Next PM – ‘Make Social Care Top Domestic Priority’
The next Prime Minister must make social care his top domestic priority, providers urged today.
The Independent Care Group (ICG) said the 1.4m people who aren’t getting the care they need deserved to be high on Boris Johnson’s agenda.
The Group’s Chair, Mike Padgham, said: “In his campaign, Boris Johnson pledged that nobody should sell their home to pay for care and made adult social care a high priority – well now it is time for him to deliver.
“We say to him, be true to your word. Social care is as important as any other issue – alongside Brexit – and it is time to take action.
“Over the years too many politicians have promised to tackle social care and then failed – here is an opportunity for Boris Johnson to be different and show us that he is.”
The ICG says the Government should take immediate action to tackle the crisis in social care and at the same time look at long-term solutions.
“The Green Paper has been delayed and delayed to the point where its moment has passed. We need urgent action now, even if the Government then publishes more long-term proposals further down the line,” Mr Padgham added.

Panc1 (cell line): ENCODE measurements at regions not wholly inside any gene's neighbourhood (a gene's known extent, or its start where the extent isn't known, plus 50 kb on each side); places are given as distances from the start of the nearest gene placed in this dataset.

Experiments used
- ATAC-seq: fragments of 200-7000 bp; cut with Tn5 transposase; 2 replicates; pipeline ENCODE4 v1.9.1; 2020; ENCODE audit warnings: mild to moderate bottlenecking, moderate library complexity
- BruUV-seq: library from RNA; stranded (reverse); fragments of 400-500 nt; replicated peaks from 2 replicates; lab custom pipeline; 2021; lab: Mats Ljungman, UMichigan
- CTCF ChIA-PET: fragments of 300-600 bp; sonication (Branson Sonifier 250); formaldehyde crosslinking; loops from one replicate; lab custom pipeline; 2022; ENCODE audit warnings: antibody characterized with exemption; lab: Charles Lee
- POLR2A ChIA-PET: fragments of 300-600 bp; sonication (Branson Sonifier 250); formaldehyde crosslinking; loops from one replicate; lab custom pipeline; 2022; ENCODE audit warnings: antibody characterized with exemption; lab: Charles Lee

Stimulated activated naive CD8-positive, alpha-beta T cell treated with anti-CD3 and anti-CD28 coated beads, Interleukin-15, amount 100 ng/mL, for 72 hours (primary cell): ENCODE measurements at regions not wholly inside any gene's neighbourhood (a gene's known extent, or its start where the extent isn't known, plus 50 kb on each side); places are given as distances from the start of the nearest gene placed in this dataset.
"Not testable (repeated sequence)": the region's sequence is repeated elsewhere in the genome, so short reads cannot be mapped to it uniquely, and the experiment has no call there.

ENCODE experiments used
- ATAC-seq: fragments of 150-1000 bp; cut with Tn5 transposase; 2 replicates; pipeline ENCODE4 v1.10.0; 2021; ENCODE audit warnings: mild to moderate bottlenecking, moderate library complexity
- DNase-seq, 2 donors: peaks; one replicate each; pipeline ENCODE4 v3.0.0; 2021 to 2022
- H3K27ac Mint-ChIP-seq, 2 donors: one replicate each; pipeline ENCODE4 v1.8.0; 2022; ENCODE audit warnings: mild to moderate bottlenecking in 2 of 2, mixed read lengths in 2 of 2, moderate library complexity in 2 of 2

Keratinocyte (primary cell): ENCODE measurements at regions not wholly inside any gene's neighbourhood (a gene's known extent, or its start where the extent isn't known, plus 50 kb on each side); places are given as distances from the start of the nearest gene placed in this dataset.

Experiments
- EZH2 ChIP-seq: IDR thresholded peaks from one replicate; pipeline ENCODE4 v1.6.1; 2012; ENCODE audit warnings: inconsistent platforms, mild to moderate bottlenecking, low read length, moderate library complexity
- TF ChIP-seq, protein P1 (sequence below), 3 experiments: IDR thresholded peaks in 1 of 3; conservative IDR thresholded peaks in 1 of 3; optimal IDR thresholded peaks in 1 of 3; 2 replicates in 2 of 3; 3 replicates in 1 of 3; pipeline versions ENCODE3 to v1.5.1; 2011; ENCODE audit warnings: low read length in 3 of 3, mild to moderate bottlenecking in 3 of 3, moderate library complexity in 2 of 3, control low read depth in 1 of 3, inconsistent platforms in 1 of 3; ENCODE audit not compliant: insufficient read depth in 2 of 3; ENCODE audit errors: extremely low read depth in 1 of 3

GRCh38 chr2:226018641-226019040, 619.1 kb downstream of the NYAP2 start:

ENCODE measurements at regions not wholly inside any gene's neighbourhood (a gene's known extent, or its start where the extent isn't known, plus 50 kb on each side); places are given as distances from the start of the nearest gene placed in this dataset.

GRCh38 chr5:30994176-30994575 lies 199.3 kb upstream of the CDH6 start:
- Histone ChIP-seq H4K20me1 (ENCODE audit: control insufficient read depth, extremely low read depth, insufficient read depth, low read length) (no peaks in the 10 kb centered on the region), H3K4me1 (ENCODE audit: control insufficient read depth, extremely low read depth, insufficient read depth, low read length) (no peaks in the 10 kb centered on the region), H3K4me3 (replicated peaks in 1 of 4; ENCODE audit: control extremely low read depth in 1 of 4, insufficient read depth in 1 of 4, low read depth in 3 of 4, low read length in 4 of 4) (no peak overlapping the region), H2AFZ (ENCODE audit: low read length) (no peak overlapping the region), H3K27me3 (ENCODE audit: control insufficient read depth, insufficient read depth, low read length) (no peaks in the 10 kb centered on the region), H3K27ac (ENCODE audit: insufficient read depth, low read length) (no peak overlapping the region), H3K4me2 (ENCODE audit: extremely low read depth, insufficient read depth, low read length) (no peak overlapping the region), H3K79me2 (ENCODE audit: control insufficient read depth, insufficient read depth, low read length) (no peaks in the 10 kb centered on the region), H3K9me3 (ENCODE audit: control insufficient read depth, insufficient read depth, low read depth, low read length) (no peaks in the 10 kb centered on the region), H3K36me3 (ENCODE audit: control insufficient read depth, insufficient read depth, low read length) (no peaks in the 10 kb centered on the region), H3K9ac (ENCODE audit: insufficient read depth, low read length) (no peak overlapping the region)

“It is a bit like working on a house – the long-term plan might be to completely refurbish it, but if the roof is leaking now, you have to tackle that straight away.”
He said there was plenty of expertise on social care available in the independent sector and he called upon Mr Johnson to tap into that and also to visit social care on the front line.
“The independent sector is ready, willing and able to offer help and advice to the Government on how we can all work together to tackle the crisis in adult social care and are eager to meet with Mr Johnson and whoever becomes Secretary of Health and Social Care,” he added.
“I have invited Mr Johnson’s predecessor Theresa May and various ministers to visit social care providers but to no avail. Here is an opportunity for a new government to make a fresh start and solve the problem of social care once and for all.”
The ICG says the past 17 years has seen 13 documents – four independent reviews/commissions, four consultations and five white and green papers on care.